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Point/Counterpoint: Who should have been Iowa's Coach of the Year?

BY DI STAFF | MAY 16, 2014 5:00 AM

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Lisa Bluder

Rick Heller turned a program around, and Ron Rainey took a program — one that only recently started having success — to new heights. But what’s more impressive than all of this is what Lisa Bluder did with the 2013-14 Iowa women’s basketball team.

In her 14th season of coaching the Hawkeyes, Bluder took a team that had just lost Jaime Printy and Morgan Johnson and turned the squad into quite possibly the best Iowa team she has ever coached.

Iowa won 27 games — second-most in program history and most for a Bluder-coached Hawkeye team, it was 7 points away from winning a Big Ten championship, and it advanced to the NCAA Tournament for the seventh-straight season in a row.

And if it weren’t for an extremely unlucky draw of Louisville in the second round of the NCAA Tournament, we could be talking about this team as the first under Bluder to advance to the Sweet 16.

But forget about the wins — this team was simply fun to watch. The Hawkeyes led the Big Ten in scoring, all five starters’ scoring averages were in the double digits, and they passed the ball as well as any team in the conference. It was a team that in many eyes, exceeded expectations.

That seems fitting, as when Bluder began coaching 30 years ago, the expectations were low as well. With a $2,500 per year salary and no prior head-coaching experience, Bluder could have easily quit coaching early on, and no one would have noticed.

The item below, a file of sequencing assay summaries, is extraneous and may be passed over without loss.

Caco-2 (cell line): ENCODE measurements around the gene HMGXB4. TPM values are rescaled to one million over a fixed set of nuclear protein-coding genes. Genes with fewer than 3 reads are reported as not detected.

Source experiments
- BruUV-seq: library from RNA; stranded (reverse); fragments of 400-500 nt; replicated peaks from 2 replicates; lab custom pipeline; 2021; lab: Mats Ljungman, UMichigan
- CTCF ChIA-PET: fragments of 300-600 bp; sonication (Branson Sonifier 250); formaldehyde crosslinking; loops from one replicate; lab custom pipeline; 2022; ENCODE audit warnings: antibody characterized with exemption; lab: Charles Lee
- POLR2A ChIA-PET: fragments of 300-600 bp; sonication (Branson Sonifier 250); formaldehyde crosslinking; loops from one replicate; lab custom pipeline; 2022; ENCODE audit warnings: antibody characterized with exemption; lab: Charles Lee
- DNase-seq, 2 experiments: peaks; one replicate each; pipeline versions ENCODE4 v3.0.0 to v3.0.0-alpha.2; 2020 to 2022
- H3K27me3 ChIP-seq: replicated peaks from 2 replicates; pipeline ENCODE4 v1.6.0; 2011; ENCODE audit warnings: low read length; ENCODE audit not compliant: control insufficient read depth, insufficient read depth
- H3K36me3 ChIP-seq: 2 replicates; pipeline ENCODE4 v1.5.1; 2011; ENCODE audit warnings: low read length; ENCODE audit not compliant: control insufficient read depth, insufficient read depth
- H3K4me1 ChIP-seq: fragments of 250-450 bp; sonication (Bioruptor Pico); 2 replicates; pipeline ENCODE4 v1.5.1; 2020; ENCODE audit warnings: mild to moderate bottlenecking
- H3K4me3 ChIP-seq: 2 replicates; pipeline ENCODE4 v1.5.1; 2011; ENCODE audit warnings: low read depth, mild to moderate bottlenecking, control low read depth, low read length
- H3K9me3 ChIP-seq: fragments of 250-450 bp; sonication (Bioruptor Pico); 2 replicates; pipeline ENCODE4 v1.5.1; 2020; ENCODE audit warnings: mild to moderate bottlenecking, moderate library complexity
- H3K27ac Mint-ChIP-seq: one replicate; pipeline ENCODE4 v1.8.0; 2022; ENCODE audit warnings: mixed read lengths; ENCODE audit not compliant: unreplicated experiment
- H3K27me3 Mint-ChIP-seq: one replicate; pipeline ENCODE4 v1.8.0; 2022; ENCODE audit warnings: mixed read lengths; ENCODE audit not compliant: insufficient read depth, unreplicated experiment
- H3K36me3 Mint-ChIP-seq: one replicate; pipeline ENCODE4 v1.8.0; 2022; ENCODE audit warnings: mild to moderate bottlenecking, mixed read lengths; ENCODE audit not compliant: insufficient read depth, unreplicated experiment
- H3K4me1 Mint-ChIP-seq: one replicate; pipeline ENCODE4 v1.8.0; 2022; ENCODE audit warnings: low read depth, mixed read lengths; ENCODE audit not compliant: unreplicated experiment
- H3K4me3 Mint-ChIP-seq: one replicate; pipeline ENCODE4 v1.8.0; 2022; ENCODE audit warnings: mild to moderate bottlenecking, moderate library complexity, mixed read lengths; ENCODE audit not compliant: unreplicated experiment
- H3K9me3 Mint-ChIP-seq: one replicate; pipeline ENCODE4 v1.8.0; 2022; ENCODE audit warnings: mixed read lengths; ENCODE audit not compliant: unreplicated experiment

But much like this team, she stuck with it. And as a result, on Feb. 10, she passed Tom Davis and C. Vivian Stringer for most wins for an Iowa basketball coach. A fitting accomplishment for one of the best coaches the Big Ten has to offer and one who should have been the çoach of the Year.

— Jacob Sheyko

Ron Rainey

The Iowa women’s soccer team had its best year in program history largely because of a coach who has since moved on to a different program. We’re talking about a coach who took his team to the NCAA Tournament for the first time in program history. That’s an extremely strong enough case for Coach of the Year.

Rainey’s crew stared the season on a nine-game winning streak and finished the year 15-7-1. After squeezing out a pair of 1-0 victories over Michigan and Penn State in the quarterfinals and semifinals of the Big Ten Tournament, the Hawkeyes lost a 1-goal game to Nebraska in the title game.

Not so different from Bluder’s squad, Rainey and company got an unlucky matchup in its first contest in the Big Dance. Notre Dame gave Iowa its worst loss of the season and ended Rainey’s time in Iowa City.

Even though Rainey took the head-coaching job at Dartmouth — congrats to him, by the way — he deserved to win our Coach of the Year award. Really, any coach that leads a scrappy, defensively sound team such as Iowa to its first NCAA Tournament appearance deserves to be in the running for this award.

— Danny Payne


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